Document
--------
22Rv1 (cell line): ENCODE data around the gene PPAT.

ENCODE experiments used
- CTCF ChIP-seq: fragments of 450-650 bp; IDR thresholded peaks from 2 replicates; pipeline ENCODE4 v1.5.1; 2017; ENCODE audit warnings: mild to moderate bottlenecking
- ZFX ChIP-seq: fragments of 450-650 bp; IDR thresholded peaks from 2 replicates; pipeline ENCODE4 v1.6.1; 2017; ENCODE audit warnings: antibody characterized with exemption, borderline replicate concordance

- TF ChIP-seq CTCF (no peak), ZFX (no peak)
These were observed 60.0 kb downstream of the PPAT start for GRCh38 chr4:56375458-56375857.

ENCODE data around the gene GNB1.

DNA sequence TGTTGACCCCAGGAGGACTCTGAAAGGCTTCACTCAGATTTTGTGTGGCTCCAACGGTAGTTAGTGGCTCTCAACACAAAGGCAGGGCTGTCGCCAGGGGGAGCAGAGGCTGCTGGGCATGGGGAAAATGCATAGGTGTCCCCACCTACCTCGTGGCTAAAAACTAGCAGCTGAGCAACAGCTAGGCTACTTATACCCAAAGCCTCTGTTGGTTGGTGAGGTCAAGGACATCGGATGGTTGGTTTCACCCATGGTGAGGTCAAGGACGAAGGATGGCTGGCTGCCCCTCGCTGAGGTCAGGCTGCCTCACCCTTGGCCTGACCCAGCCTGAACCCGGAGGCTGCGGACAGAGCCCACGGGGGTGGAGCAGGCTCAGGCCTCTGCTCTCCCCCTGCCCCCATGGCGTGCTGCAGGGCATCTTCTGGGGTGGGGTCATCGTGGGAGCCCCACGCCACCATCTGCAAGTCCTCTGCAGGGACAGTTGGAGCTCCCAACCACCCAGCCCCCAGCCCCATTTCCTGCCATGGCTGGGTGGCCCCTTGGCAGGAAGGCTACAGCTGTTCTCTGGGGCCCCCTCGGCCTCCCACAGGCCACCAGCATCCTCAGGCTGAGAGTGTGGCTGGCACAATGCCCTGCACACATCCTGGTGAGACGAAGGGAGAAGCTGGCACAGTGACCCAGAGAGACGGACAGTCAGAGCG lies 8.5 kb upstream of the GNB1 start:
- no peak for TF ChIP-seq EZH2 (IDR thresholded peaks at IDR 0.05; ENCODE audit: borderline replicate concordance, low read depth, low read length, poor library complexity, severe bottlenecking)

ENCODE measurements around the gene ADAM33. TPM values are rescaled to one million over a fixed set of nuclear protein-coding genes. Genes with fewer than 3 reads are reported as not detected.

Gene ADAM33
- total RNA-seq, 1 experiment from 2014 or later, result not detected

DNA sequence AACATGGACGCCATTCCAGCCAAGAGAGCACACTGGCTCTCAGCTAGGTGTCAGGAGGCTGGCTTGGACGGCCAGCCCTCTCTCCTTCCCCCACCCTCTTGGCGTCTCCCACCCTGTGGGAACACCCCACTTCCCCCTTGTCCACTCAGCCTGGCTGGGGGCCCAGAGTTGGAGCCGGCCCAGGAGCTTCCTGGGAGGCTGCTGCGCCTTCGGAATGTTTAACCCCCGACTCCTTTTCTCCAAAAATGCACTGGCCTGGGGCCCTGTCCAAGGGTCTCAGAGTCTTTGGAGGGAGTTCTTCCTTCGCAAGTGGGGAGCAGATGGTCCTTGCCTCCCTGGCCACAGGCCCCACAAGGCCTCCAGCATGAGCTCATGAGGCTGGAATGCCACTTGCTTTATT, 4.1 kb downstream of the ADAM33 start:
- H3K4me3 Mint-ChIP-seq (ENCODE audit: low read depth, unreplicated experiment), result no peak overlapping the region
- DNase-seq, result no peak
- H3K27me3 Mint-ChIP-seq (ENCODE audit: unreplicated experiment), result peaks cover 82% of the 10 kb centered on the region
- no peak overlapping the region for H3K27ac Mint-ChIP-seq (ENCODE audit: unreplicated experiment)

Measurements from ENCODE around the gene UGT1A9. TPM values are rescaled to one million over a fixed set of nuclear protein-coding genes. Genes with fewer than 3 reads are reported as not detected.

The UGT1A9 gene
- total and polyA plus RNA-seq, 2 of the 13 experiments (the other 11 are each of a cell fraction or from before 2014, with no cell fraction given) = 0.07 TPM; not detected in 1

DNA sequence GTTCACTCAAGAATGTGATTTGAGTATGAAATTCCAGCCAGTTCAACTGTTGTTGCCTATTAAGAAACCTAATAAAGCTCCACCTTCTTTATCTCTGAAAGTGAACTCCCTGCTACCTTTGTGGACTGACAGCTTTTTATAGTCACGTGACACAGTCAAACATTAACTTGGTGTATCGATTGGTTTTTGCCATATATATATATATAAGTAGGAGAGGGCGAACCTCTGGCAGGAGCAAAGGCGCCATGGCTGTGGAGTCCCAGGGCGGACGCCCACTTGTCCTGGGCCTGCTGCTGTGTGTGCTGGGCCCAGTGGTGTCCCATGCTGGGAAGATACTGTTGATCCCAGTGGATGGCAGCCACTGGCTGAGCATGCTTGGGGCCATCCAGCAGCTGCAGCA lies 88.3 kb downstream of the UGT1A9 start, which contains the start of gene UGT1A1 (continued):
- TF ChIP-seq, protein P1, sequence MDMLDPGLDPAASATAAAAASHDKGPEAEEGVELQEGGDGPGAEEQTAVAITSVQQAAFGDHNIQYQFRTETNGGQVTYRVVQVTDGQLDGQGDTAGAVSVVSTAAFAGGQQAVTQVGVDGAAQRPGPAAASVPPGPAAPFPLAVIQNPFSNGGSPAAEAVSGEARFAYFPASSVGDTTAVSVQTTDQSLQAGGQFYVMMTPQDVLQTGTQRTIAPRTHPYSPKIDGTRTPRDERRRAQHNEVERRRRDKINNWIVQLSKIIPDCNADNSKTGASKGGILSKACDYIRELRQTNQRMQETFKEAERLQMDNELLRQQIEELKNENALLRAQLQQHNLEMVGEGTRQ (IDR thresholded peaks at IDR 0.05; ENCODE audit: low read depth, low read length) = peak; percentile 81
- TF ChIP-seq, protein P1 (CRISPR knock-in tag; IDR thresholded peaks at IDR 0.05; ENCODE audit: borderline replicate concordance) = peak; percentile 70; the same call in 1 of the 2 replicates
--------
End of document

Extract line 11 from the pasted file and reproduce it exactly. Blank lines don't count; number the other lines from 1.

Gene ADAM33